The participants generally work a shift from about 8:00 a.m. to 1:00 p.m. Some work five days a week, while other may only work two days to make more time for other classes. For those individuals working five days a week, they receive a monthly stipend of CHF 300.
AN UPSCALE CATERING SERVICE
After over a decade working in restaurants, Frédéric joined ATFOR as an instructor, in part, because it allows him better flexibility in balancing his work and family life. He brings his years of experience working in the world of gastronomy to the catering program, which is reflected in the colorful and elegant dishes prepared in this classroom kitchen.
During my visit, one of the participants was using a blow torch to blacken yellow ears of corn. Another was brushing clarified butter onto bright green cabbage leaves. Some of their work that day involved preparing a special holiday meal for the management team of the Hospice général, which included dishes with quail and frog legs, and a dessert of pineapple carpaccio with lime. Frédéric is passing on his knowledge and skills so the program participants can eventually find work in a Swiss restaurant.
Here is a more detailed menu for a 4-course meal made by participants of the ATFOR program:
- Crème prise de panais à l’avruga, shot de patate douce
Parsnip cream with herring roe and a sweet potato shot
- Foie gras poêlé de canard des Landes aux mandarines, jus corsé au piment d’Espelette
Seared duck liver from Les Landes with mandarins and a spicy pepper jus
- Filets de Saint-Pierre rôtis, supion farci au homard bleu, Tagliatelles de courgette, vinaigrette à ma façon
Roasted Saint-Pierre (a.k.a. John Dory) filets, small squids stuffed with blue lobster meat, zucchini tagliatelles and vinaigrette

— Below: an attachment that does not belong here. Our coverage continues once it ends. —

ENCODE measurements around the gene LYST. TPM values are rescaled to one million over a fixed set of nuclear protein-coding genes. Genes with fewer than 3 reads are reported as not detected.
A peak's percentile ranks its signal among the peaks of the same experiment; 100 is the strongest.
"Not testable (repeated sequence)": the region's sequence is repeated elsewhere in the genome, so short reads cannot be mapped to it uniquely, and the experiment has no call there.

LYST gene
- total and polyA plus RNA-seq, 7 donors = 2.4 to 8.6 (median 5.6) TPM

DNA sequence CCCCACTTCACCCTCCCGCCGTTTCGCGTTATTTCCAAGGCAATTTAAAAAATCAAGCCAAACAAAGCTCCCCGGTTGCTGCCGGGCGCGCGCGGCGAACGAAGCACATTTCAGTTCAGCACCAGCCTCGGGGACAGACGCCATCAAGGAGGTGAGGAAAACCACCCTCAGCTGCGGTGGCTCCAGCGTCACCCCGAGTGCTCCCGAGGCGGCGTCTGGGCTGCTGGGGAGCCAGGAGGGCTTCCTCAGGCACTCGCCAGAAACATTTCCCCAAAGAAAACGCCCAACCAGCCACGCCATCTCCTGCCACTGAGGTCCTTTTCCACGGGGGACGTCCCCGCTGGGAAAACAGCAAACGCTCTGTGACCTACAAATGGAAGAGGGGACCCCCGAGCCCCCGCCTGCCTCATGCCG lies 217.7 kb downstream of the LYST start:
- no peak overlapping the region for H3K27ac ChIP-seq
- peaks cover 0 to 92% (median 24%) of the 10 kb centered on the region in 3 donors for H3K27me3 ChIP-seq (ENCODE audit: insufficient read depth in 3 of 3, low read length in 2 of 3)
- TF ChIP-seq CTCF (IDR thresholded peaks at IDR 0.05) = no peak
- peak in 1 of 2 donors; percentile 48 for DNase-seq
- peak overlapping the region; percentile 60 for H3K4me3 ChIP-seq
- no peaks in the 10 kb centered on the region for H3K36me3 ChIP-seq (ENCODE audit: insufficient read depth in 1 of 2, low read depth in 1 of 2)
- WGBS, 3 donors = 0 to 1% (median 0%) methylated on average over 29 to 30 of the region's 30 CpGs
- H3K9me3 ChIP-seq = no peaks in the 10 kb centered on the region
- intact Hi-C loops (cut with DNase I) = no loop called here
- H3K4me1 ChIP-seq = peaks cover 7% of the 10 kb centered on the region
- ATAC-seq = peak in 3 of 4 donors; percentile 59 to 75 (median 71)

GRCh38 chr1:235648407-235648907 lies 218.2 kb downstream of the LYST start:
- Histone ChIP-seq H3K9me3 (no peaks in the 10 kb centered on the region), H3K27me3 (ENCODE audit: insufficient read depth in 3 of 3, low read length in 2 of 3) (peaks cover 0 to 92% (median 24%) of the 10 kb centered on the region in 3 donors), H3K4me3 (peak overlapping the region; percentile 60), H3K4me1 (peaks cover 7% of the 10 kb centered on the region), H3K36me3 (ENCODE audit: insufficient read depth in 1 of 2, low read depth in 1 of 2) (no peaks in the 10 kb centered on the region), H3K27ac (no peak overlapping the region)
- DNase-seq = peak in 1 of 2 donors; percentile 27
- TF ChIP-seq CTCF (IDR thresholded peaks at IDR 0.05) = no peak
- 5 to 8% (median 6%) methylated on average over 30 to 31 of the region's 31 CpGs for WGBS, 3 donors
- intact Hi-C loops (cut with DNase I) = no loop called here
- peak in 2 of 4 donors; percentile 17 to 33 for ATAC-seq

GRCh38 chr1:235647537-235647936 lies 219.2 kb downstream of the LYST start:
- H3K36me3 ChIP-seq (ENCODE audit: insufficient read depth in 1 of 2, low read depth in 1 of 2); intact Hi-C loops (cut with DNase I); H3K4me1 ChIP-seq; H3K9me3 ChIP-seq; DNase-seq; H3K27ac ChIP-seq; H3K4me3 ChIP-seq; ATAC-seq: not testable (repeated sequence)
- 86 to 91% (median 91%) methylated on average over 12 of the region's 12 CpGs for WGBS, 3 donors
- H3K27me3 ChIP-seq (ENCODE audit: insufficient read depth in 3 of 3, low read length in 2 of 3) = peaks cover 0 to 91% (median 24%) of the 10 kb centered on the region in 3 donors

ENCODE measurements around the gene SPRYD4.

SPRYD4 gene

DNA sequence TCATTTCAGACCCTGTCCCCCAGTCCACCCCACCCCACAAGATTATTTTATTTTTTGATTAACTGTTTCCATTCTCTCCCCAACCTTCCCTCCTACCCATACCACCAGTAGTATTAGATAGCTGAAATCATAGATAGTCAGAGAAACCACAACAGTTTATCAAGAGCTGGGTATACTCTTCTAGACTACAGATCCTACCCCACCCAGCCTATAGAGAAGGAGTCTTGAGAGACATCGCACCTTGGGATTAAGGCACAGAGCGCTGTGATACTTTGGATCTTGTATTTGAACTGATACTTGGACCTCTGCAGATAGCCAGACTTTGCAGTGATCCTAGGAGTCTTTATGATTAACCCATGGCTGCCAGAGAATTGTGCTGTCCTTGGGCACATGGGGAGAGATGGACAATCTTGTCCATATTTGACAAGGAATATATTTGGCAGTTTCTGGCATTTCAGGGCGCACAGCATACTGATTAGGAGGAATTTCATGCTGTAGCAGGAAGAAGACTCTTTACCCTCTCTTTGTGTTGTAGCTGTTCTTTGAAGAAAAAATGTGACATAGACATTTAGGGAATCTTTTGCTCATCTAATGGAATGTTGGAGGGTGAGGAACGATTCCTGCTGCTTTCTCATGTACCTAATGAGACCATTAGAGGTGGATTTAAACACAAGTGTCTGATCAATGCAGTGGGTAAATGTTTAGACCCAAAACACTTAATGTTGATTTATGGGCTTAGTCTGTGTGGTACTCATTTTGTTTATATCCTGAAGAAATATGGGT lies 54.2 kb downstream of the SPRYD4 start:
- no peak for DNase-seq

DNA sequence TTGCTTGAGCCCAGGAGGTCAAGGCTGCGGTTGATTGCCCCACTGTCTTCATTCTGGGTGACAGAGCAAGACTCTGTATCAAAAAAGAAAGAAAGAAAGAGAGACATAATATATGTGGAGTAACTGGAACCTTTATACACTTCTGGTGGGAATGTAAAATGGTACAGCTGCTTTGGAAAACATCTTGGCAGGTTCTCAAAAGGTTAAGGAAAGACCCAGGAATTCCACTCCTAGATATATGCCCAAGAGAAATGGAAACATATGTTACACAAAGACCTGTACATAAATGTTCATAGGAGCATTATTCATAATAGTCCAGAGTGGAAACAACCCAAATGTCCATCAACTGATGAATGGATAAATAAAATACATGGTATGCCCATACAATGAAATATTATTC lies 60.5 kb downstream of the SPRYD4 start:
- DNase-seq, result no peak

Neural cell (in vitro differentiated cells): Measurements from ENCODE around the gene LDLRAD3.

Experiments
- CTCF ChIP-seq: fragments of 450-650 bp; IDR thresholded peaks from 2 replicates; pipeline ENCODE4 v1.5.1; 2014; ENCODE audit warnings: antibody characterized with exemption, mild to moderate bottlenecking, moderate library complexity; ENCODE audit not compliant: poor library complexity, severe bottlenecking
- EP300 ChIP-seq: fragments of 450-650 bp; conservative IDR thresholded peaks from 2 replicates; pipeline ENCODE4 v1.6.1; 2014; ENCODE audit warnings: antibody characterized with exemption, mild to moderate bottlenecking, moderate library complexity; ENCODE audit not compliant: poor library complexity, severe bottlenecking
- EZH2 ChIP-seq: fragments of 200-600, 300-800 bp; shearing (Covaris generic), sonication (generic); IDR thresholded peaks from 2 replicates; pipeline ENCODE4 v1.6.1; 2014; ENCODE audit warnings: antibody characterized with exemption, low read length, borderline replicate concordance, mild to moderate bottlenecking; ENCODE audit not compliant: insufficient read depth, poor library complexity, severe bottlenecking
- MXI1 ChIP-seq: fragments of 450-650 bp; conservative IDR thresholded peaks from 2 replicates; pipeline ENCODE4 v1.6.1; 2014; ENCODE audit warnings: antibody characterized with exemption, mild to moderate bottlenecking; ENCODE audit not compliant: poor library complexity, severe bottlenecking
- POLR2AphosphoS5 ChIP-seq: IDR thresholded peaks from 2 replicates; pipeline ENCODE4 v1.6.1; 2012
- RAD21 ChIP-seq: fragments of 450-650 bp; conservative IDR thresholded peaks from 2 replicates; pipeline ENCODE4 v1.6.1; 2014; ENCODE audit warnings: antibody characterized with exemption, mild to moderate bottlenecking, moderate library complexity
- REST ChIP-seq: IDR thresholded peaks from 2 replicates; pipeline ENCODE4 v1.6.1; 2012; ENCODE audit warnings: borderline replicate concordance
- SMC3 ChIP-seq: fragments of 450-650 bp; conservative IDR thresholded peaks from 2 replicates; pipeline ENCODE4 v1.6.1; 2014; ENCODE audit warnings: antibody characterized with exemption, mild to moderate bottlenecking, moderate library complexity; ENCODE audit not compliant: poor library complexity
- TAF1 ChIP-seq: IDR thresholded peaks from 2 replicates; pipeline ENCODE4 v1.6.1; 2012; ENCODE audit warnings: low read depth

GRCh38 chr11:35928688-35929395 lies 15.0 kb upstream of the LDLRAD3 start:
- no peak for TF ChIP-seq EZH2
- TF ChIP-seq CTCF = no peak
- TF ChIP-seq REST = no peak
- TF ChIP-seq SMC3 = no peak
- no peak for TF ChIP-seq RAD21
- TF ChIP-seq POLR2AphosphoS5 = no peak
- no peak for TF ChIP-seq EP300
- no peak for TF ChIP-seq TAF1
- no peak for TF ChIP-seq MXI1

- Ananas rôti aux baies roses, glace vanille de Madagascar
Roasted pineapple with pink peppercorn and Madagascar vanilla ice cream
When I asked about the challenges facing program participants, Frédéric said that it can be difficult for them to find work when they complete the program. Employers can be apprehensive about hiring an individual with an F permit (provisionally admitted foreigners). They may have concerns about the additional paperwork that might be required or that the individual will not be able to retain the job. Frédéric relies on his professional connections to learn about potential employment opportunities at local restaurants.
Despite these challenges, Frédéric and Edison have created a fun and welcoming atmosphere for the ATFOR participants. I found these two instructors to be very enthusiastic and supportive. It felt like everyone was really part of a team working together, with the instructors stepping in when the participants needed further assistance.
For individuals seeking a new career in Switzerland, ATFOR helps them get started in building a successful future in the food industry. Thanks again to Frédéric, Edison and the program participants for taking time out of their busy day to meet with me and share their experiences.